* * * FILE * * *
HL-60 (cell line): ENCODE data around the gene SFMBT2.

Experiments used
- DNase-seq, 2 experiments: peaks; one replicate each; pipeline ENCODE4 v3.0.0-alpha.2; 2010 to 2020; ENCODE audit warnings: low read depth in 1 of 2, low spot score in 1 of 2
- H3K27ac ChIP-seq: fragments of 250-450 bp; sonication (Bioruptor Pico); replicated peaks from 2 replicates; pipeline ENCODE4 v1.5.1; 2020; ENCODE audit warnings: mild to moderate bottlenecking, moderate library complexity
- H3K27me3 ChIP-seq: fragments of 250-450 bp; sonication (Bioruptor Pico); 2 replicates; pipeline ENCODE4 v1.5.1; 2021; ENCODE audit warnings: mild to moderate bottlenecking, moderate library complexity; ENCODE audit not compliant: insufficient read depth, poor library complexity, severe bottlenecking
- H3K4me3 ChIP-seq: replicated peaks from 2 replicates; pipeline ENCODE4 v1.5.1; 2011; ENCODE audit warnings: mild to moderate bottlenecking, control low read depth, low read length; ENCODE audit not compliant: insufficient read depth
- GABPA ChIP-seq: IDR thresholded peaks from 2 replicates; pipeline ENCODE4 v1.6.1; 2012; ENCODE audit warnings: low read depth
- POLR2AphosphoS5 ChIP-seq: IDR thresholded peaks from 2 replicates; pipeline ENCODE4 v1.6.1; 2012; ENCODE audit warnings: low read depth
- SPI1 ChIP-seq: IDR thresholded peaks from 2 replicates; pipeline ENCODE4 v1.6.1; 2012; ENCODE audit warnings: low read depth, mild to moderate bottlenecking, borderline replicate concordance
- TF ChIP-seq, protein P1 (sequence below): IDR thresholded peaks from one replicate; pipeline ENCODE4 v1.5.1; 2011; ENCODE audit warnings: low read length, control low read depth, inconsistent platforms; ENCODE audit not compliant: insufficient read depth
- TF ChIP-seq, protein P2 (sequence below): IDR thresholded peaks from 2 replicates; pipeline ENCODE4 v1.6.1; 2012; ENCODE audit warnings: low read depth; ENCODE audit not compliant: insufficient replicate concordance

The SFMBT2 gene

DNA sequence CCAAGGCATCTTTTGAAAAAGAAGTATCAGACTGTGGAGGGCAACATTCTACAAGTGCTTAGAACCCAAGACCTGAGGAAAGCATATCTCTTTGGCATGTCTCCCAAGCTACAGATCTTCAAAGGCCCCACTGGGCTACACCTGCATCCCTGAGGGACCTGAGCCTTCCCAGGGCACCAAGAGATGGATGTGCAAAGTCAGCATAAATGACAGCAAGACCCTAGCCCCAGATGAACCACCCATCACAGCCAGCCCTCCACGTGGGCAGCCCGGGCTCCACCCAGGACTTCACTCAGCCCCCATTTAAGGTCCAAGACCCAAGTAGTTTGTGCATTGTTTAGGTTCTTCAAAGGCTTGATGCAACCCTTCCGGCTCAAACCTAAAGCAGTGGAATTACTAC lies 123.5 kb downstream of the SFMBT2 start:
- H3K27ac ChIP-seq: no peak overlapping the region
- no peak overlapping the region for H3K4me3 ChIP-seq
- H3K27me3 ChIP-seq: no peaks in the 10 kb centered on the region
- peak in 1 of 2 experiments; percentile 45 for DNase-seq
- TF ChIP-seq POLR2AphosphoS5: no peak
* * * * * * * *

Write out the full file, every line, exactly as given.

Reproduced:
HL-60 (cell line): ENCODE data around the gene SFMBT2.

Experiments used
- DNase-seq, 2 experiments: peaks; one replicate each; pipeline ENCODE4 v3.0.0-alpha.2; 2010 to 2020; ENCODE audit warnings: low read depth in 1 of 2, low spot score in 1 of 2
- H3K27ac ChIP-seq: fragments of 250-450 bp; sonication (Bioruptor Pico); replicated peaks from 2 replicates; pipeline ENCODE4 v1.5.1; 2020; ENCODE audit warnings: mild to moderate bottlenecking, moderate library complexity
- H3K27me3 ChIP-seq: fragments of 250-450 bp; sonication (Bioruptor Pico); 2 replicates; pipeline ENCODE4 v1.5.1; 2021; ENCODE audit warnings: mild to moderate bottlenecking, moderate library complexity; ENCODE audit not compliant: insufficient read depth, poor library complexity, severe bottlenecking
- H3K4me3 ChIP-seq: replicated peaks from 2 replicates; pipeline ENCODE4 v1.5.1; 2011; ENCODE audit warnings: mild to moderate bottlenecking, control low read depth, low read length; ENCODE audit not compliant: insufficient read depth
- GABPA ChIP-seq: IDR thresholded peaks from 2 replicates; pipeline ENCODE4 v1.6.1; 2012; ENCODE audit warnings: low read depth
- POLR2AphosphoS5 ChIP-seq: IDR thresholded peaks from 2 replicates; pipeline ENCODE4 v1.6.1; 2012; ENCODE audit warnings: low read depth
- SPI1 ChIP-seq: IDR thresholded peaks from 2 replicates; pipeline ENCODE4 v1.6.1; 2012; ENCODE audit warnings: low read depth, mild to moderate bottlenecking, borderline replicate concordance
- TF ChIP-seq, protein P1 (sequence below): IDR thresholded peaks from one replicate; pipeline ENCODE4 v1.5.1; 2011; ENCODE audit warnings: low read length, control low read depth, inconsistent platforms; ENCODE audit not compliant: insufficient read depth
- TF ChIP-seq, protein P2 (sequence below): IDR thresholded peaks from 2 replicates; pipeline ENCODE4 v1.6.1; 2012; ENCODE audit warnings: low read depth; ENCODE audit not compliant: insufficient replicate concordance

The SFMBT2 gene

DNA sequence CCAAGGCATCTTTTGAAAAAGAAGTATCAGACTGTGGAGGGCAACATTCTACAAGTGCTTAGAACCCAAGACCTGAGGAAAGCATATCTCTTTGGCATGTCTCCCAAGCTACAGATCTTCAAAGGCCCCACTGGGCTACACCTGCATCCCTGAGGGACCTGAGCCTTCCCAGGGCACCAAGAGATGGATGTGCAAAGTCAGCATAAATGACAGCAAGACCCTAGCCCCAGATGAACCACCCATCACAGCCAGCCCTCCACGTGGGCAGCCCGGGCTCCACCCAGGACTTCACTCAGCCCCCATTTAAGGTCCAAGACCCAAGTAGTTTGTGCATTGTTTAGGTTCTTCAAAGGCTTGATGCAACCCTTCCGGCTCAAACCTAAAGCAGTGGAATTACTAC lies 123.5 kb downstream of the SFMBT2 start:
- H3K27ac ChIP-seq: no peak overlapping the region
- no peak overlapping the region for H3K4me3 ChIP-seq
- H3K27me3 ChIP-seq: no peaks in the 10 kb centered on the region
- peak in 1 of 2 experiments; percentile 45 for DNase-seq
- TF ChIP-seq POLR2AphosphoS5: no peak